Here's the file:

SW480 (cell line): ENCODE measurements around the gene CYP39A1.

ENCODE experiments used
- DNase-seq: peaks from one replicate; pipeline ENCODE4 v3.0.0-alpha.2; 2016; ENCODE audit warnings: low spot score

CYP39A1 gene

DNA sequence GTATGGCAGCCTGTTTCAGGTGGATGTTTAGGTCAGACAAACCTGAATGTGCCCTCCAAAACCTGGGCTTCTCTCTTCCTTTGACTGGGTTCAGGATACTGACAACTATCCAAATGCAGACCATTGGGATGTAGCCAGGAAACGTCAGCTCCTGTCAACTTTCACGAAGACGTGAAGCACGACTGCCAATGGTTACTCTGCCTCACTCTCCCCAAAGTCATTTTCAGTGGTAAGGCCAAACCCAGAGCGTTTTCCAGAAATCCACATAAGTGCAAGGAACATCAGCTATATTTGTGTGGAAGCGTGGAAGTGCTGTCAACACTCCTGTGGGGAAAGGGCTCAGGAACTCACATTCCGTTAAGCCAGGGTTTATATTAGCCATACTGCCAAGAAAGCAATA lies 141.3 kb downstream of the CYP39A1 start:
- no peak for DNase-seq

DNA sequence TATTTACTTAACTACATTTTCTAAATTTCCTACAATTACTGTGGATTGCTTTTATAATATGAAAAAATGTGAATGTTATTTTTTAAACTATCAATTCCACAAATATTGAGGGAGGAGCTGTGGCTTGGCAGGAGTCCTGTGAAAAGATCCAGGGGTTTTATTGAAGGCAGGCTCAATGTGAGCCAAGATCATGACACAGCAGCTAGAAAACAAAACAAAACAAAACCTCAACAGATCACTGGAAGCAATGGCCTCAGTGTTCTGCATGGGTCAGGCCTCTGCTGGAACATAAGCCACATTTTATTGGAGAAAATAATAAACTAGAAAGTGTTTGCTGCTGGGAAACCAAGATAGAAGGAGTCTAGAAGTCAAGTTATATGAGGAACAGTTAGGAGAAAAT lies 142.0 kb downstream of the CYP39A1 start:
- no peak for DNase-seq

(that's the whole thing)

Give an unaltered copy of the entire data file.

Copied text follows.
SW480 (cell line): ENCODE measurements around the gene CYP39A1.

ENCODE experiments used
- DNase-seq: peaks from one replicate; pipeline ENCODE4 v3.0.0-alpha.2; 2016; ENCODE audit warnings: low spot score

CYP39A1 gene

DNA sequence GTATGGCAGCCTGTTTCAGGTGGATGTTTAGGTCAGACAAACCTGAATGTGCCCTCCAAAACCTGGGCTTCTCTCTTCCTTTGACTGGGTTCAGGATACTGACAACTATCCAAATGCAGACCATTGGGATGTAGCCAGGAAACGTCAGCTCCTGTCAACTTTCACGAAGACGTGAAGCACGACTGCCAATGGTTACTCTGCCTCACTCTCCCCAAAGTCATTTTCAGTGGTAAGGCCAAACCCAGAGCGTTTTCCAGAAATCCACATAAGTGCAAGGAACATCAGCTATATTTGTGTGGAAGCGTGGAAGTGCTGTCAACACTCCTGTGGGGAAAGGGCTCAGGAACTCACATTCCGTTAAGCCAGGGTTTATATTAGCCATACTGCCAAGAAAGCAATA lies 141.3 kb downstream of the CYP39A1 start:
- no peak for DNase-seq

DNA sequence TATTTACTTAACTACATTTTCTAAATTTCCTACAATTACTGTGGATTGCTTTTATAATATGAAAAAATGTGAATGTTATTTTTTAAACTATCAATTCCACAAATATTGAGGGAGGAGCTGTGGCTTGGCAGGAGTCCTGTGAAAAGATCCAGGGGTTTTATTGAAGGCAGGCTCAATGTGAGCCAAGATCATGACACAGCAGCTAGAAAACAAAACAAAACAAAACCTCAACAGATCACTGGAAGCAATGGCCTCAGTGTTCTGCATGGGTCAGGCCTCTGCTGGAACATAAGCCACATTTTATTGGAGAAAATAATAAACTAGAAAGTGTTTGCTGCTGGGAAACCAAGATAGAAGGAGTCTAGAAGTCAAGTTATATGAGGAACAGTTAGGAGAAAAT lies 142.0 kb downstream of the CYP39A1 start:
- no peak for DNase-seq